Forget the “bandwagon effect;” these days, it’s all about “going viral.” In today’s technologically-driven society, information spreads more rapidly than ever before. If someone (or a marketing firm, for that matter) creates something interesting, then pretty soon people start clicking it and sharing it—passing the information around the World Wide Web.
Need an example? No problem. Remember Susan Boyle? She was a contestant on the TV show Britain’s Got Talent. The judges dismissed her initially, but their faces lit up when they heard her sing “I Dreamed a Dream.” And everybody went nuts. The British television show placed the clip onto Youtube. Six days later, the video had been viewed over 100 million times—by people around the world.
The success of “going viral” still appears to be elusive. But the point remains clear: sometimes small things can eventually take on a global scale. That’s at least partially the point Jesus makes in telling two important parables to his disciples:
He put another parable before them, saying, “The kingdom of heaven is like a grain of mustard seed that a man took and sowed in his field. 32 It is the smallest of all seeds, but when it has grown it is larger than all the garden plants and becomes a tree, so that the birds of the air come and make nests in its branches.”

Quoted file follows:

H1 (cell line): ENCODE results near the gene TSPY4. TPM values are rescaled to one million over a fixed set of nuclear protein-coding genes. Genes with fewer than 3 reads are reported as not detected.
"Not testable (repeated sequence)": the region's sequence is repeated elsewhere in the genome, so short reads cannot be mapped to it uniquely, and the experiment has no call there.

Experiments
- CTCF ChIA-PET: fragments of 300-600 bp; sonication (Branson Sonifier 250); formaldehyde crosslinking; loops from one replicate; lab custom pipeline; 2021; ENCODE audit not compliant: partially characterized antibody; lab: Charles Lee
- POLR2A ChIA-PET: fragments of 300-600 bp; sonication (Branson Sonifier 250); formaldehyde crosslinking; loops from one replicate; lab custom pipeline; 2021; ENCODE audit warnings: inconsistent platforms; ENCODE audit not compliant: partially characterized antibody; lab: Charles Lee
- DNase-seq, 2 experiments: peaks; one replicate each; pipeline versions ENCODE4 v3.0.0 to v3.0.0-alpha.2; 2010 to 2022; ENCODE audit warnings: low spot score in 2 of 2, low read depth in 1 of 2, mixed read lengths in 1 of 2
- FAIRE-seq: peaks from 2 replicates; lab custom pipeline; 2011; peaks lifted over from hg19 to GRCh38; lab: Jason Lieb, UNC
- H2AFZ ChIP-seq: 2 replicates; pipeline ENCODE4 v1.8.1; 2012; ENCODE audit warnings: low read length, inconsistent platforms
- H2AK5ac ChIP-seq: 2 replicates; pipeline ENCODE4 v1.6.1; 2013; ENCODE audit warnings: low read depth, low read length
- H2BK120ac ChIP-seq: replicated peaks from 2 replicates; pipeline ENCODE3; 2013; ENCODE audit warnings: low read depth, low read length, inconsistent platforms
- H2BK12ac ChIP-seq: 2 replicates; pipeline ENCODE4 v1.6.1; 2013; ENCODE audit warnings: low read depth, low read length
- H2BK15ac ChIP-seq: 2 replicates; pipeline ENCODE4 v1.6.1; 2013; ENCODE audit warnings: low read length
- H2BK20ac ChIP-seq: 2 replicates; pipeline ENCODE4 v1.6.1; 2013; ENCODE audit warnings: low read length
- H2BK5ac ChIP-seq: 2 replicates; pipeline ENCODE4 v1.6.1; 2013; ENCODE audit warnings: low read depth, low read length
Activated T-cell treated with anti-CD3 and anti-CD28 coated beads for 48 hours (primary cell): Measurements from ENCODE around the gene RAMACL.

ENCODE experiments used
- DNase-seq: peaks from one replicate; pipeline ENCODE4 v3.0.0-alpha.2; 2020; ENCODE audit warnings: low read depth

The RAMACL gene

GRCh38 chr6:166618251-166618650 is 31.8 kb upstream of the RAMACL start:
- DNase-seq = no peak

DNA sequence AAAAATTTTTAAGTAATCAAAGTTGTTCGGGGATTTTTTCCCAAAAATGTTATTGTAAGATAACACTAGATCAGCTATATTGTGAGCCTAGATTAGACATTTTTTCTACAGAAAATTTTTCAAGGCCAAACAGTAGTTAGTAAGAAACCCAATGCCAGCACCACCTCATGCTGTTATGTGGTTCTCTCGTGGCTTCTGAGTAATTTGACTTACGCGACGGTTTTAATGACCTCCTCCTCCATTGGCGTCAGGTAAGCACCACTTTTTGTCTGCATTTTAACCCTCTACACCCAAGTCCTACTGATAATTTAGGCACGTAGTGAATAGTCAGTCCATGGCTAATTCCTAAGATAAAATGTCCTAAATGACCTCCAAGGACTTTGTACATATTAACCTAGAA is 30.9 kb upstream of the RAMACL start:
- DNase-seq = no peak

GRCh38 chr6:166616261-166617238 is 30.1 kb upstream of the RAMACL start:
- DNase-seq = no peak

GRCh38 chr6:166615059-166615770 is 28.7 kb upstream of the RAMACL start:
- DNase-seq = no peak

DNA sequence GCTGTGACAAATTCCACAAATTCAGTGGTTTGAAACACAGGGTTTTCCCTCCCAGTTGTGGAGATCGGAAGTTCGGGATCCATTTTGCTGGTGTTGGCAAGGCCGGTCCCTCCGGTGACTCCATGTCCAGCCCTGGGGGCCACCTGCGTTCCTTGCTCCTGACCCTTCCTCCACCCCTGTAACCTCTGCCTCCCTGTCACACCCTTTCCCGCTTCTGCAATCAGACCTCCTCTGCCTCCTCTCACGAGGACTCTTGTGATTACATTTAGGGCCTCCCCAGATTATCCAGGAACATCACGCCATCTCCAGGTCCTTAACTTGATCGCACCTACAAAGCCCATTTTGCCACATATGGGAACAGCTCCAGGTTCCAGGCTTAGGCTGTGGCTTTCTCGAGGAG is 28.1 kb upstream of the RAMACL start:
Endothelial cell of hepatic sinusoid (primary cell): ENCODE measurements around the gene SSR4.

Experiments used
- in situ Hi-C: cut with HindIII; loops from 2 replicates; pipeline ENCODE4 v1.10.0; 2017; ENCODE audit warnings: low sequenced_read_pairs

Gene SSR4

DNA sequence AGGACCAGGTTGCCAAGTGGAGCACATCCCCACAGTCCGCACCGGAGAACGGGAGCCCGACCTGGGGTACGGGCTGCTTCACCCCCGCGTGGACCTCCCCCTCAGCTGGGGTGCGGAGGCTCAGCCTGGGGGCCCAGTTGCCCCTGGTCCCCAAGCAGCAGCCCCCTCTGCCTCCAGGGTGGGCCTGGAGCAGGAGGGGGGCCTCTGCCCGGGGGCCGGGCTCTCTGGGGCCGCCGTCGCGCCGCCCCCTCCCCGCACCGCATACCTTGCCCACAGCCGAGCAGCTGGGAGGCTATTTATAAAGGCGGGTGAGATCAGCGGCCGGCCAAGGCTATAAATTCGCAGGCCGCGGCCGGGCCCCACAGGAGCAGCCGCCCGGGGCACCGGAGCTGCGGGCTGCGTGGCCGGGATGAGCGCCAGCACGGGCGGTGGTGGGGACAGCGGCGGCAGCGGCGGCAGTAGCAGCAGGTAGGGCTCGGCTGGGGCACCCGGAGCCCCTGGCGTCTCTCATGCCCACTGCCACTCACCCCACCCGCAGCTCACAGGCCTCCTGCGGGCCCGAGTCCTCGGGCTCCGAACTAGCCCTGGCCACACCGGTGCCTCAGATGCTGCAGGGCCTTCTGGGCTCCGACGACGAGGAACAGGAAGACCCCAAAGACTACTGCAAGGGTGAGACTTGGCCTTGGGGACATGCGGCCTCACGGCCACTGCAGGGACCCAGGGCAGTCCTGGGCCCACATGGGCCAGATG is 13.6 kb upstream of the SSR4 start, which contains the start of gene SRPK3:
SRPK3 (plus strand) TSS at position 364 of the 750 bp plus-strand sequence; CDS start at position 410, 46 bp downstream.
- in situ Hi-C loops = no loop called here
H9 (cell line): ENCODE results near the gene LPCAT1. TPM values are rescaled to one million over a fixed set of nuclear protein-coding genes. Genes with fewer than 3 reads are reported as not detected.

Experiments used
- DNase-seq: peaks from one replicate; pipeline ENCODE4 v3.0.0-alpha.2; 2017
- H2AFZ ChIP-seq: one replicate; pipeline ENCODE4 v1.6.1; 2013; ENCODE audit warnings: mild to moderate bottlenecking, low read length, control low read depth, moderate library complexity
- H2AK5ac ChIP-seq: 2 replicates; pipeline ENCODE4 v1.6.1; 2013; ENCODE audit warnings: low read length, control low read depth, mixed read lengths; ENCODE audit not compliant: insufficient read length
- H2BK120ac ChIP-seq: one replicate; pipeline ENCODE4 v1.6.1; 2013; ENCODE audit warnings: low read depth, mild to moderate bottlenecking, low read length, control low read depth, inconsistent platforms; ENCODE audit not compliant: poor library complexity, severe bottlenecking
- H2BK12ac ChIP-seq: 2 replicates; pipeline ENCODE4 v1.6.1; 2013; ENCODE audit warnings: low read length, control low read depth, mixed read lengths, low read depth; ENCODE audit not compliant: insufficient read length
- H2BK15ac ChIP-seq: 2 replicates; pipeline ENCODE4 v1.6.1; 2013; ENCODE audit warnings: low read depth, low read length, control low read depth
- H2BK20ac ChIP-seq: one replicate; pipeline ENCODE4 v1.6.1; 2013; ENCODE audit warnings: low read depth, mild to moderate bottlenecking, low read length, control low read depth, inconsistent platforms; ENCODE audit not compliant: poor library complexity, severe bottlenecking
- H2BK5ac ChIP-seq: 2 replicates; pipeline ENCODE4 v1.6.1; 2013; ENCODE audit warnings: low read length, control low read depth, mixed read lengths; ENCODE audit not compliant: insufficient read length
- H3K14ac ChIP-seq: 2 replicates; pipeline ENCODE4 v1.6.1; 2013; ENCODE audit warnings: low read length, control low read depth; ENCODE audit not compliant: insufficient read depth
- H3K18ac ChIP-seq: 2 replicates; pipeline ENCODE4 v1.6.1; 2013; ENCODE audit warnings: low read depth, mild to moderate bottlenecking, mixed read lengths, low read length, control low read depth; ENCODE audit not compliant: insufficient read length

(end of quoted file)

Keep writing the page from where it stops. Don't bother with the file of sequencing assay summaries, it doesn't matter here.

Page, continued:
33 He told them another parable. “The kingdom of heaven is like leaven that a woman took and hid in three measures of flour, till it was all leavened.” (Matthew 13:31-33)
Jesus’ point is simple: sometimes something small, insignificant can eventually grow and flourish into something magnificent and nourishing.
In the 1960’s, a social researcher by the name of Mary Stuart Douglas wrote a very important book called Purity and Danger. She discovered that long before anyone understood such things as “bacteria” or “viruses,” people had very clear understandings about what is “clean” and “unclean.” They seemed to understand the idea of “infection”—and often applied the idea to moral systems. In other words, we tend to think of “good” things as “clean” and “bad” things as “dirty.” In fact, many of the Laws of the Hebrew Old Testament revolve around such ideas.
Here’s where I’m going with this: we tend to assume that when the clean encounters the impure, the impure always wins. And really, who can blame us? The world around us isn’t getting much better. If you identify as a Christian in today’s world, you can surely be prepared to be labeled as intolerant or bigoted. The forces that oppose the will of God seem to be growing—rapidly. It’s easy to be discouraged.
But wait; what if what Jesus is saying is still true? What if God can allow his kingdom—his rule, his reign—to expand in such a way that our world sees the flourishing good news of his gospel? And what if we can be participants in that, and find joy in seeing outsiders nesting in the branches of God’s expanding kingdom? If we believed all that, well then that’s just the sort of message that could go viral.